An Interview With Disney Imagineering Legend Marty Sklar
Not too long ago I received an e-mail from Marty Sklar, retired Executive Vice President and Ambassador for Walt Disney Imagineering. We had previously talked about doing another interview to hear more of his thoughts and perspective from working for 50+ years at the Walt Disney Company. When he asked if I was still interested in talking about some of his recent activities, I jumped at the chance. Continue after the break for the full recap of our conversation or to listen to the audio of our interview. With that, I’ll turn it over to Disney Legend Marty Sklar to (as he put it) tell you a little story.
For those who may not be familiar, Marty Sklar worked side by side with Walt Disney from the opening of Disneyland in 1955 until Walt’s passing in 1966. While at Walt Disney Imagineering, Sklar was instrumental in the design of many classic Disney theme park attractions including it’s a small world, Carousel of Progress, and Space Mountain; he also led the planning and building of Epcot.
Since retiring, Marty Sklar is President of his own company, Marty Sklar Creative, Inc., and has spent much of his time giving talks and presentations. Quoting legendary Negro League baseball pitcher Satchel Paige, Marty explained, “Don’t look back. Something might be gaining on you.” Marty said he’s one of those people that has to keep running.
On September 24, 2010, Marty Sklar hosted a panel discussion of former and current Imagineers at the Disneyland Hotel. This was part of the D23 (Disney’s Official Fan Club) event called Destination D: Disneyland ‘55. “Imagineering the Magic of Disney” featured 4 Disney Imagineering Legends including: X. Atencio, Alice Davis, Bob Gurr, and Don Iwerks, and mixed them with 4 current Imagineers: Tony Baxter, Dave Durham, Kathy Magnum, and Kevin Rafferty. I asked Marty why he selected these particular Imagineers for the panel?
He said he picked great storytellers who got their start at Disneyland. Of the current Imagineers, Tony Baxter started out by scooping ice cream on Main St. U.S.A., Kevin Rafferty was a dishwasher, Kathy Magnum worked attractions in Adventureland as well as public relations, and Dave Durham won a Cast Member new idea competition. Marty said he loved working with all of these Imagineers, and enjoyed putting together the group so they could discuss memories of Walt Disney, their favorite attractions at Disneyland, their projects, and motivations.
Marty started the panel by asking everyone their favorite attraction at Disneyland. He predicted the Imagineer’s answers because he knew their projects so well. Tony Baxter might have had the hardest time coming up with a favorite because he worked on so many great attractions such as Splash Mountain, Big Thunder Mountain Railroad, Star Tours, and the Indiana Jones Adventure: Temple of the Forbidden Eye. However, for X. Atencio, selecting a favorite attraction was easy: Pirates of the Caribbean.
Marty elaborated on X’s story about how Walt Disney called him into his office, and told X to write the narration for Pirates. X said, “I’ve never written a script before.” To which Walt replied, “I know you can do it.” X not only came back with the beginning of a script but also a song…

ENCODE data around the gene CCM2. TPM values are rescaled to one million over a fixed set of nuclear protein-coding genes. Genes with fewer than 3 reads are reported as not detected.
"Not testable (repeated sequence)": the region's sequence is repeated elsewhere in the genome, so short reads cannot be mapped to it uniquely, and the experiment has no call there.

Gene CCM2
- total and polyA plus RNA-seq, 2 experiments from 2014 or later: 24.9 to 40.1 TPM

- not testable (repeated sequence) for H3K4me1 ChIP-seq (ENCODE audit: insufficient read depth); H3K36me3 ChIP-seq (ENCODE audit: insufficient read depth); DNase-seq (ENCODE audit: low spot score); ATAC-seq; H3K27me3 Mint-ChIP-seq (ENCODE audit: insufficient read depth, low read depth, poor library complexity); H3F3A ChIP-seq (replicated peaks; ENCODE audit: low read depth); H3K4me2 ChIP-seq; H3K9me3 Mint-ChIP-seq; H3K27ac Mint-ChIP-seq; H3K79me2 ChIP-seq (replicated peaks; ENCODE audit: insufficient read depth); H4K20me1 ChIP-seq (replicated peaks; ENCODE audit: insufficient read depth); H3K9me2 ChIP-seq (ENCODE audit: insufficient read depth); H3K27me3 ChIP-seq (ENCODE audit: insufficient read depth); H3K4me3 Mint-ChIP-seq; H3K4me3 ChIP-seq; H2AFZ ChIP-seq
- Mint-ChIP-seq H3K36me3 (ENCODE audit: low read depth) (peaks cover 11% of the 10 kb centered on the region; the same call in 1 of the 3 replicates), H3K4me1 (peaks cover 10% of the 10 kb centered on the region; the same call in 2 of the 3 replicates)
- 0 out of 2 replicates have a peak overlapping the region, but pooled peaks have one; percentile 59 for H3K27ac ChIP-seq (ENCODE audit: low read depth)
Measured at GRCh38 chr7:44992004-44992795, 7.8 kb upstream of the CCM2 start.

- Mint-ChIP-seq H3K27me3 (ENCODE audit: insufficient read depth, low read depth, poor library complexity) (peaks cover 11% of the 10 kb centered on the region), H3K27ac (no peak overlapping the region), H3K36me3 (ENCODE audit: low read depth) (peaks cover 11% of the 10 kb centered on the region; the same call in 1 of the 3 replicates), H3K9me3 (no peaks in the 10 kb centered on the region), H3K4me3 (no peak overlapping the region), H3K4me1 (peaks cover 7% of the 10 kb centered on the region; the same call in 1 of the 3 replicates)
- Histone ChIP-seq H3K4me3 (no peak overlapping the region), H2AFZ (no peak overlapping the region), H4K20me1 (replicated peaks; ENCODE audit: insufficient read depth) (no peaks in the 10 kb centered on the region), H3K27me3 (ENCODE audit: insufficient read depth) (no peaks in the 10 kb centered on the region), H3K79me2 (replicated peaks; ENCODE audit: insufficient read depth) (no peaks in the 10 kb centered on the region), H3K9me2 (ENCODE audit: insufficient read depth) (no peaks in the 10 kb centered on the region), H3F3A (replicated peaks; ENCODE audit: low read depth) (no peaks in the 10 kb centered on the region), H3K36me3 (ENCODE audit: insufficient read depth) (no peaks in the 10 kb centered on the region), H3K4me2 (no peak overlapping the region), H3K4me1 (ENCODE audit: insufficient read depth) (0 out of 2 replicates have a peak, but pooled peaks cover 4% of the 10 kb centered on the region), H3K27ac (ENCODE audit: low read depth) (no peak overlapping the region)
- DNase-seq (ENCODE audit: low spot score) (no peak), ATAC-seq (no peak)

Note: At this point in the conversation, Marty breaks into a bellowing chorus of “Yo ho, yo ho, a pirate’s life for me!”
I could tell that Marty had so much respect and affection for his panelists. Marty declared, “Everyone on the panel has done so much, has such great credentials in creating ‘Disney Magic’, but they’re so sincere.” He went on to describe how they embodied the philosophy he always put forth at Imagineering; there is only one name on the door – Walt Disney. Other than that name, it wasn’t important that anyone knew who anyone else was. However, Marty went on to explain that with talent the likes of Kevin Rafferty, Tony Baxter, X Atencio, and all the rest, it was pretty hard to hide that level of talent – and no one tried.
During the D23 panel, a number of stories were told about the Imagineer’s experiences with Walt Disney, and Marty divulged one of his own personal memories of Walt Disney.
There used to be a Hills Bros. Coffee Shop on Town Square in Disneyland. Marty was working public relations at Disneyland and getting coffee with his boss, publicist Eddie Meck (Disney Legend 1995). Sklar described Meck as the “quintessential” publicist going back to the 1930’s film industry publicizing the films of Frank Capra, Gary Cooper, and Clark Gable. As they enjoyed their coffee, Walt Disney strolled in, sat down with the two of them, turned to Marty and said, “Well, what are you doing Marty?” Marty replied, “I’m working with Eddie on publicity.” Walt Disney looked right at Eddie and said, “Well, we’re going to have to give Marty something more important to do.” Marty assured me that Walt Disney was only giving a minor “tweeking” of his boss, but, nevertheless, before too long Marty was at Imagineering working on the World’s Fair attractions.
I asked Marty if he thought the Imagineers are at all surprised by their “celebrity” status in the Disney fan community? He didn’t think so, and followed with, “I’ll tell you a little story…”
Marty talked about how he wanted to write a book highlighting Imagineering, but he knew Michael Eisner (CEO of The Walt Disney Company 1984-2005) opposed the idea. Sklar felt Eisner did not want anyone to know the Imagineers because Eisner was afraid someone would swoop in and steal his talent. Sklar went to Bob Miller, then head of Hyperion Publishing, to implore Bob to convince Eisner that Hyperion would make money on the book – that was the only way the book would get published and allow Imagineers to become known by the public.
Marty explained when an attraction opens there’s no way to hide the people responsible for creating and building it. He went on to say how it’s important (from a publicity standpoint) that people know who the creators are. It means a lot to the individuals to be recognized of course, but it is also a large part of the fan experience to know the Tony Baxters and Tom Fitzgeralds and Kevin Raffertys and Joe Rohdes. There’s such enormous talent that they should be recognized.